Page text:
Social media has turned us all into content creators. But for journalists, the people traditionally empowered with this task, social media has been a major disruption, characterized by newspapers in every part of the country shutting their doors, and significant job loss. Yet amidst these changes, many newspaper brands have found ways to maintain and even expand their readership. A recent article in Mashable makes a strong case for the idea that social media has reinvigorated the market for quality journalism. Mashable points to the fact that the algorithms that filter for content on Facebook, Twitter, and Google favor high quality, and that we as individuals are motivated to choose high quality sources when we share links. And it’s not just editorial content that’s changing. Social media applications, such as those offered by Involver, are allowing newspaper organizations such as the Denver Post and Hearst Media Services to re-conceive their publications by integrating elements such as Twitter-based classifieds, dynamic video, slideshow, and podcast elements, and contests promoting advertising partners.
Venerable publications like the New York Times have led the way in offering these kinds of options to their readers, many of whom no longer take the printed edition but tune in throughout the day, instead of just in the morning. There are also many new web-only publications of quality, Huffington Post and Mashable to name two, and blogs that have revolutionized the way reporting is done.
Using New ToolsThe Denver Post, which has used Involver applications, including Twitter, RSS, and Contests, to build their readership through Facebook, is reaching a wider audience than ever before. Allen Klosowski, who manages Social/Mobile Business for the Denver Post, believes the current social media disruption is as significant as when the printing press was invented. “A lot of people who used to manually transcribe books were out of a job, but it didn’t make the content they were distributing any less valuable. Social Media is an engaging and immediate way to get people involved with Denver Post content in a way that builds lasting bonds in the community.”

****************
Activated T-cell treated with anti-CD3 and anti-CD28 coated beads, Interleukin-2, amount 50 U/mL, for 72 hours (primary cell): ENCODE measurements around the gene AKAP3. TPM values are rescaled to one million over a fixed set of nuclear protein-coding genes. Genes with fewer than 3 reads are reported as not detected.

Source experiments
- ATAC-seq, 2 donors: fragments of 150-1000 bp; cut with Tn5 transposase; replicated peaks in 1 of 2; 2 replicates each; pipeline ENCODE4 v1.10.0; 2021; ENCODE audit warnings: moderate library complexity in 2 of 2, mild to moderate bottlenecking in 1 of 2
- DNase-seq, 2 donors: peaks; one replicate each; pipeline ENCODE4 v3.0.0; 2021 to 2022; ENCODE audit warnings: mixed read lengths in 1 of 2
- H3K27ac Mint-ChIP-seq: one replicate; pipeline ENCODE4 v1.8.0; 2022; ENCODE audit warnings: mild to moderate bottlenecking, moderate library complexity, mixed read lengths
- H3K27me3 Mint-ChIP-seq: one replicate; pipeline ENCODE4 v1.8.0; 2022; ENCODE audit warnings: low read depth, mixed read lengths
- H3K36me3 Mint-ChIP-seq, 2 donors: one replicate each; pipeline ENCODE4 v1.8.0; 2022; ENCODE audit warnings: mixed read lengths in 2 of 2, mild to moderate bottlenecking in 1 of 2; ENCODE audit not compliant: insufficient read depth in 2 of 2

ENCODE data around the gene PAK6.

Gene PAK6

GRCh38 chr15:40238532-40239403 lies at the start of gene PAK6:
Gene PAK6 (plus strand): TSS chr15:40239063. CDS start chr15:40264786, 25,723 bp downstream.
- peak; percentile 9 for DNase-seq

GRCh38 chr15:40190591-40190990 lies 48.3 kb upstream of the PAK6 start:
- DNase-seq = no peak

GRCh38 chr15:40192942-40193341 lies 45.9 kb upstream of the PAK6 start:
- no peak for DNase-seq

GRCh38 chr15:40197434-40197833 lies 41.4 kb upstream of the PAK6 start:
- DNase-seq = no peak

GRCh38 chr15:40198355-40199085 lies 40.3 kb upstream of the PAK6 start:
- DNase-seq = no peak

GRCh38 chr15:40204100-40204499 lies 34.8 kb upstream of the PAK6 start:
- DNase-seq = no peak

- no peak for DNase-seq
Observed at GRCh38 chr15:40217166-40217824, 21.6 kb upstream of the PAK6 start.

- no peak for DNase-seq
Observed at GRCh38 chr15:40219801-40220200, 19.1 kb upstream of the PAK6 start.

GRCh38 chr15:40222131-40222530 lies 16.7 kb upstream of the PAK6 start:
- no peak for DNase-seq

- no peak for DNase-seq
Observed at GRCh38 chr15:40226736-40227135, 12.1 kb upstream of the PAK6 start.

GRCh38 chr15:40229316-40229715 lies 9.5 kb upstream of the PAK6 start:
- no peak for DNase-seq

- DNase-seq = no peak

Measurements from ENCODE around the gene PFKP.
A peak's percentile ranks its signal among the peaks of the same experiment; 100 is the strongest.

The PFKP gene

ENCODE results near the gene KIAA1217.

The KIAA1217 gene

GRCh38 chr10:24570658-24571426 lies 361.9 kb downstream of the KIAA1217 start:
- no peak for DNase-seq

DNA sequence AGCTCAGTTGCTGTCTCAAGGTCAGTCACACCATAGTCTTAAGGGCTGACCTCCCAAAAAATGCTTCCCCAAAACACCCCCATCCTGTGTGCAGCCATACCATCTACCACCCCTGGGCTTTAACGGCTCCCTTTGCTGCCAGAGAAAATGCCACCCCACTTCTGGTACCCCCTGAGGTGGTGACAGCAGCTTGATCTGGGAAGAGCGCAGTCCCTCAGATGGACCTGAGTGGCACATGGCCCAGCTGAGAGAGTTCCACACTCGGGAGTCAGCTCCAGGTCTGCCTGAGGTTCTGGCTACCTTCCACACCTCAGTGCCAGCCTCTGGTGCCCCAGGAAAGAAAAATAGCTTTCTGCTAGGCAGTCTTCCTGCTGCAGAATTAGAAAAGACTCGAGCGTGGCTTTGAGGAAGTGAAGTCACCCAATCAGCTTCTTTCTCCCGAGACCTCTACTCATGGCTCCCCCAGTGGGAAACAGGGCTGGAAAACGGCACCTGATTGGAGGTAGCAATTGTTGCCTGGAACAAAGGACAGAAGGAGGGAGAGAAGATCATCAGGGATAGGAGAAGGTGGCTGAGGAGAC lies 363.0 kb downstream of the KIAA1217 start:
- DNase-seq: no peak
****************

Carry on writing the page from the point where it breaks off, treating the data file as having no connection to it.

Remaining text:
One of the keys to the Denver Post’s success is to use social media tools to build their audience by providing people with critical information about what’s going on in the local community. “People have a natural desire to be involved in the news about their neighborhood,” says Klosowski, “Our social media communities thoughtfully join the conversation about the topics that shape their daily lives. It’s neighbors having conversations with neighbors about how their community is affected by the news The Denver Post is reporting on. The sense of community is outstanding.”
The Post used the Involver Twitter app to extend their classified section to Facebook, our RSS application to promote their content across the web, and the Involver Contest app to promote a popular Denver institution, the Denver Museum of Nature & Science, and draw thousands of new users to their page.
3000+ Facebook Fan PagesFor more broad-based media groups, there is also the option of implementing social marketing tools at scale. Hearst Media Services, for example, launched a campaign of over 3000 branded, customized Facebook fan pages on behalf of individual news sources such as the Houston Chronicle, the San Francisco Chronicle, and The Seattle Post Intelligencer. Operating at scale does not mean the local angle is overlooked or that content for all these individualized Facebook pages should be uniform. Success in one market can help newspapers across the board adapt to changes in the way people want their news.
“It’s no secret, people in all demographics are now getting their news online and in social networks,” says Jeff Folckemer, SVP, Hearst Newspapers. “Hearst Media Services has responded by creating very successful web services like SFGate.com, seatllepi.com, chron.com and others.” To be sure, hosting a Facebook page and editing a newspaper are vastly different, but the element of real news can determine the success of Facebook fan pages operated by known and trusted news sources.
“Adding Facebook pages powered by Involver applications offers an effective way to leverage this trend and take advantage of the viral capabilities of social media,” says Folckemer, “this is also an effective way to help our advertisers find new customers among the many users of social media.”
There is of course no turning back the clocks for newspapers who’ve been decimated by the changes, but the above examples do offer inspiring possibilities to those publications willing to adapt and embrace these new tools.